Because firefighter requirements in South Carolina can require drastically different qualifications depending on the town or county, prospective students should research the jurisdiction of their choice before enrolling in an academic program.

Horry-Georgetown Technical College

Program Name Fire Science Certificate
Program Description Designed for both new and in-service firefighters seeking further training, HGTC's 36-credit fire science certificate requires general education courses, including communications, introduction to business, and American government. Learners also complete nine credits of approved National Fire Academy training in subjects such as fire investigation, hazardous materials, fire prevention, and incident management.

Columbia College

Program Name Bachelor of Science in Disaster and Emergency Management, Fire Science Track
Program Description Offered entirely online, Columbia College's 120-credit bachelor's degree program requires 47 credits of major requirements and electives. Coursework includes fire science, fire-related human behavior and community risk reduction, applications of fire research, fire dynamics, hazardous materials management, fire protection structures and systems, and hazard mapping and modeling.

South Carolina Fire Academy

Program Name State Certification Courses
Program Description The South Carolina Office of the State Fire Marshal offers a wealth of NFPA-accredited training opportunities for aspiring and experienced firefighters seeking state licensure. Coursework includes firefighter I and II, fire officer I and II, emergency vehicle driver training, pump operations, hazardous materials, firefighter survival, and wildland firefighting.

Fire Science Colleges in South Carolina

Degree Level
School Type

Firefighter Salaries and Job Growth in South Carolina

The BLS reports that South Carolina employed 5,330 firefighters as of May 2018, a number that falls well below those employed in the bordering states of North Carolina and Georgia. The disparity makes sense, however, considering that just over five million people call South Carolina home, while Georgia and North Carolina both contain over 10 million residents.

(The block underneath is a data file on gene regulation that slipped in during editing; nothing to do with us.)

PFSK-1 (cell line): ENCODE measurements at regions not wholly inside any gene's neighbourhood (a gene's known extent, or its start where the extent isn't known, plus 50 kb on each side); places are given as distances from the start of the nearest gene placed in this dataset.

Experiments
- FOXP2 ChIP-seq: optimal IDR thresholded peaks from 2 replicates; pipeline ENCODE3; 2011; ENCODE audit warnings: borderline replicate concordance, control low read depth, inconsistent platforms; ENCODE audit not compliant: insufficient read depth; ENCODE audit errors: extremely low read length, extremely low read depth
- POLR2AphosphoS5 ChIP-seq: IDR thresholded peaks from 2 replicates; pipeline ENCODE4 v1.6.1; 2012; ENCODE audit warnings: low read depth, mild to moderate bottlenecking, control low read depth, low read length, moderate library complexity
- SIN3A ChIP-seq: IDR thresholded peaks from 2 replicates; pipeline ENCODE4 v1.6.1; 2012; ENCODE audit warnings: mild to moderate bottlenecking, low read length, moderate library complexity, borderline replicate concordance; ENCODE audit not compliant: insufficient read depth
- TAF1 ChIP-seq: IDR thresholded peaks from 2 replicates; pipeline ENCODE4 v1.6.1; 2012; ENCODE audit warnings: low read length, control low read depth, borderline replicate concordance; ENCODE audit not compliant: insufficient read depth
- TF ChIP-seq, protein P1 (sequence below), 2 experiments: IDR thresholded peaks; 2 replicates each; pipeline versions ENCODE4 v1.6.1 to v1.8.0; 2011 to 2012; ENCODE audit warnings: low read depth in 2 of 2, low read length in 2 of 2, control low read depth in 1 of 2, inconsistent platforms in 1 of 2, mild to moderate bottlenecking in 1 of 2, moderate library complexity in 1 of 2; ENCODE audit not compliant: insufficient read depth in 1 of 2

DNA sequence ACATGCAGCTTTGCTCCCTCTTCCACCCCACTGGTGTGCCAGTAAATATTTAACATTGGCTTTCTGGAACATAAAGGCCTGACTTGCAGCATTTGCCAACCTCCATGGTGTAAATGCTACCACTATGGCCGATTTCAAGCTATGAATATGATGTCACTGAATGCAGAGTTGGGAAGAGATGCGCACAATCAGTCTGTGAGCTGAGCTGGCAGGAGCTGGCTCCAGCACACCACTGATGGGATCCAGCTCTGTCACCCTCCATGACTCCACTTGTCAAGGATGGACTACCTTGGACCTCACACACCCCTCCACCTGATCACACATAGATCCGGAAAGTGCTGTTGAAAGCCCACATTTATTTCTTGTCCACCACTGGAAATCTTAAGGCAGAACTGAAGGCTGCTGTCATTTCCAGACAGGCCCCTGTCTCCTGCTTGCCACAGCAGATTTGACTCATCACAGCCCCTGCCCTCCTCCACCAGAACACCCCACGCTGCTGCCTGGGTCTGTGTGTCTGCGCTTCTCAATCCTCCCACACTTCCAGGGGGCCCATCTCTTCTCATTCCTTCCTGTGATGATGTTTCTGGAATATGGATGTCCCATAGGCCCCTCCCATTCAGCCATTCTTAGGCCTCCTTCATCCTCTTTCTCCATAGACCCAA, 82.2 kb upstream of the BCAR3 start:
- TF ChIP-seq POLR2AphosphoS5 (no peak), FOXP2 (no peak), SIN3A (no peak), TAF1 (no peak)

South Carolina's Hilton Head Island-Bluffton-Beaufort area employed the highest concentration of metropolitan firefighters in the nation, at 6.83 firefighters for every 1,000 jobs and a location quotient of 3.07.

South Carolina met regional salary standards in the same time period, with firefighters earning an annual mean wage of $36,300 and an hourly wage of $17.45. Firefighters in the Hilton Head Island-Bluffton-Beaufort area earned salaries ranking among the high ranges in the state, with an annual mean wage of $42,680. Firefighters in the Florence area earned among the lowest salaries in the state at $28,450.

National Average Salaries for Firefighters

0-12 Months

Entry Level

1-4 Years

Early Career

5-9 Years


10-19 Years



Source: PayScale

Firefighter Resources in South Carolina

Firefighters in South Carolina rely on a variety of resources to help them advance toward their career goals and aid them in their pursuit of excellence. Through the state fire marshal and the forestry commission, firefighters can obtain crucial resources for learning, providing public education, and increasing their employability.

Professional organizations also provide important services for volunteer and professional firefighters, including leaders in the field. Through conferences, training events, educational standards, and legislative advocacy, these organizations equip firefighters with the resources they need. The list below offers details on a few resources for firefighters in South Carolina.

South Carolina Forestry Commission

The SCFC offers information on wildfires in South Carolina, including fire causes, weather danger, and a rundown of tools used in fighting wildfires. Firefighters may also participate in wildland fire training through the forestry commission.

South Carolina State Firefighters' Association

The SCSFA serves its membership by securing necessary insurance benefits, providing training and education, and offering events such as quarterly meetings and an annual conference.

South Carolina Volunteer Firefighters

A division of the South Carolina State Firefighters Association, the SCVF provides a wealth of information on its website for those with an interest in serving as volunteer firefighters. By joining, members can also benefit from training opportunities, camaraderie, and insurance benefits.

South Carolina State Association of Fire Chiefs

With a membership composed of fire chiefs, captains, chief officers, and other fire service leaders, the SCSAFC works to educate, connect, and advocate on behalf of firefighters and first responders in South Carolina. The organization offers scholarships, news updates, and an annual conference.

South Carolina State Fire Marshal's Office

In addition to their excellent fire academy, the South Carolina State Fire Marshal's Office serves firefighters through its emergency response task force and "fire safe" education program featuring community education materials.